Alaska jets fly south for the winter

Alaskan Jets Fly South for the Winter

U.S. Air Force F-16 Fighting Falcons assigned to the 18th Aggressor (AGRS) Squadron at Eielson Air Force Base (AFB), Alaska, sit on the Nellis AFB, Nev., flightline, Nov. 3, 2017. Approximately 150 personnel and 11 F-16 Fighting Falcons assigned to the 18th Aggressor Squadron traveled to Nellis Air Force Base, Nevada, to support the F-16 weapons instructor course at the U.S. Air Force Weapons School. (U.S. Air Force photo by Susan Garcia)

Alaskan Jets Fly South for the Winter

A U.S. Air Force F-16 Fighting Falcon assigned to the 18th Aggressor Squadron at Eielson Air Force Base (AFB), Alaska, taxis on the runway at Nellis AFB, Nev., Nov. 3, 2017. Approximately 150 personnel and 11 F-16 Fighting Falcons assigned to the 18th Aggressor Squadron traveled to Nellis Air Force Base, Nevada, to support the F-16 weapons instructor course at the U.S. Air Force Weapons School. (U.S. Air Force photo by Susan Garcia)

Alaskan Jets Fly South for the Winter

A U.S. Air Force F-16 Fighting Falcon assigned to the 18th Aggressor Squadron at Eielson Air Force Base (AFB), Alaska, gains speed in the air above the Nellis AFB, Nev., flightline Nov. 3, 2017. Approximately 150 personnel and 11 F-16 Fighting Falcons assigned to the 18th Aggressor Squadron traveled to Nellis Air Force Base, Nevada, to support the F-16 weapons instructor course at the U.S. Air Force Weapons School. (U.S. Air Force photo by Susan Garcia)

EIELSON AIR FORCE BASE, Alaska --

Approximately 150 personnel and 11 F-16 Fighting Falcons assigned to the 18th Aggressor Squadron traveled to Nellis Air Force Base, Nevada, to support the F-16 weapons instructor course (WIC) at the U.S. Air Force Weapons School.

“The course was founded as a center of excellence for tactical aviation,” said Lt. Col. Ryan Nudi, the 354th Operations Group deputy commander. “In an effort to provide the most demanding tactical aviation course, the school needs world-class adversary air. The aggressors support this course by partnering with other adversary squadrons to provide the WIC students a premier near-peer adversary to train against.”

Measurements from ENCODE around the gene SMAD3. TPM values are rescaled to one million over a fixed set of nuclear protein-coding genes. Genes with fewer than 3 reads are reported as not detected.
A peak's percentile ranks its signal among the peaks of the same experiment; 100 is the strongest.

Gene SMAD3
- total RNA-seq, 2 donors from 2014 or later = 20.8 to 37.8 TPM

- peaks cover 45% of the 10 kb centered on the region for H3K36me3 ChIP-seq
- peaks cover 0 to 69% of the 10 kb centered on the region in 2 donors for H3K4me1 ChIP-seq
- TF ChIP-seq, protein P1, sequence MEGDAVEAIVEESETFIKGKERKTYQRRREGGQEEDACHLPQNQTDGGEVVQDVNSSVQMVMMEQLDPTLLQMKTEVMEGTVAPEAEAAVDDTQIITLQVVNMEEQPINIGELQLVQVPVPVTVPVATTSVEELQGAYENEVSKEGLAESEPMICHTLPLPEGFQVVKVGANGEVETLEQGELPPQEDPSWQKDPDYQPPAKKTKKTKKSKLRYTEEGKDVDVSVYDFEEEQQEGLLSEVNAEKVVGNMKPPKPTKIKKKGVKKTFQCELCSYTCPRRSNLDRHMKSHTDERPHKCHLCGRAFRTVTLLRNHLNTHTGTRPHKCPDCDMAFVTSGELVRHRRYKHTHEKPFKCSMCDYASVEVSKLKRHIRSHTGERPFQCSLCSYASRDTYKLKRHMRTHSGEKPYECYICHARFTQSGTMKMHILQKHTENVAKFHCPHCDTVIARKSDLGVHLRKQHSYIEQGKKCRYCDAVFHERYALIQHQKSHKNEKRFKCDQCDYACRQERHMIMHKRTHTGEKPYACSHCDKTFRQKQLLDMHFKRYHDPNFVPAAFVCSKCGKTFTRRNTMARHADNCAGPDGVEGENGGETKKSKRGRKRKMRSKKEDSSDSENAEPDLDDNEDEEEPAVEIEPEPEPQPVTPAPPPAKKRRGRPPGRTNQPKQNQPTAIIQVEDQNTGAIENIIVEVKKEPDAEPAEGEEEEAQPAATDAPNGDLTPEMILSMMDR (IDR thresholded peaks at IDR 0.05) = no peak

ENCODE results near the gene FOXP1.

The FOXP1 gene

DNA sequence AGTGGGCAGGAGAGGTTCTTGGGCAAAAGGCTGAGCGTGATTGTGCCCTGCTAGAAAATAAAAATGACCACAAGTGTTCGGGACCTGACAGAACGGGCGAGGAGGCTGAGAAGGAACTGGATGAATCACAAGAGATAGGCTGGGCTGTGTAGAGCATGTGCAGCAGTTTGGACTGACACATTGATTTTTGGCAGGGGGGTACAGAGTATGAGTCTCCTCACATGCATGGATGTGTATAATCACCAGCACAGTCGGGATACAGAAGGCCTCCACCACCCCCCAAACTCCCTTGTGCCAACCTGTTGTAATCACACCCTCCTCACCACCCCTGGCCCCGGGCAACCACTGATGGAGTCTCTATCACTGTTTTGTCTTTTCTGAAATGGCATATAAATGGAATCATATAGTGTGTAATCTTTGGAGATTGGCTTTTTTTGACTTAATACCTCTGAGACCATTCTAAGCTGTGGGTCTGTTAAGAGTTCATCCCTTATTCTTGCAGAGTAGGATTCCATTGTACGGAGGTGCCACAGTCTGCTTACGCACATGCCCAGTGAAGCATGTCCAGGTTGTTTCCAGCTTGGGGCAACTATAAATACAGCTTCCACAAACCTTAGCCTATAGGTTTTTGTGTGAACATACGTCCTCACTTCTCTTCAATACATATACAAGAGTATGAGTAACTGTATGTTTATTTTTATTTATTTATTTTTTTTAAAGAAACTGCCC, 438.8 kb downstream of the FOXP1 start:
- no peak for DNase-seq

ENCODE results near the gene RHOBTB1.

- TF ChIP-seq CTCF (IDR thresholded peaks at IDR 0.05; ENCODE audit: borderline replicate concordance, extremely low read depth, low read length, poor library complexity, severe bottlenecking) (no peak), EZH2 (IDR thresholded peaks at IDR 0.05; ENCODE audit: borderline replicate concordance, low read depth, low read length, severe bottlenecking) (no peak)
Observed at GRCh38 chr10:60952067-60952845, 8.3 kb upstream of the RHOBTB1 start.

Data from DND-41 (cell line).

The temporary 6-month assignment to Nellis directly supports the wing commander’s priority of premier air exercises and adversary support.

According to Lt. Col. Gregory Keller, the 18th AGRS commander, aggressor participation is essential in providing the most realistic adversary threat replication possible.

Not only does the course train in adversary support, but it also prepares U.S. forces for the dynamic, ever-changing challenges of 21st century combat.

“The WIC teaches students the skills necessary to integrate combat power across multiple domains,” Keller said. “In modern warfare, it is impossible to win a war by focusing on only one aspect of combat power. The course challenges students become tactical experts in their own weapons system and also how to integrate their unique skill sets with those of other Air Force and sister service units.”

While the aggressors are primarily a support asset at the weapons school, they still benefit from the course and are able to take their newfound knowledge back to the snow-covered Eielson landscape.

“We challenge ourselves with new scenarios and new environments during every TDY,” Keller said. “Additionally, TDYs allow our operations and maintenance teams to work in collaboration to accomplish the mission without the comforts and advantages our home station provides.”

The aggressors are scheduled to participate in several more exercises before the upcoming RED FLAG-Alaska season, which will entail four joint exercises during the 2018 calendar year.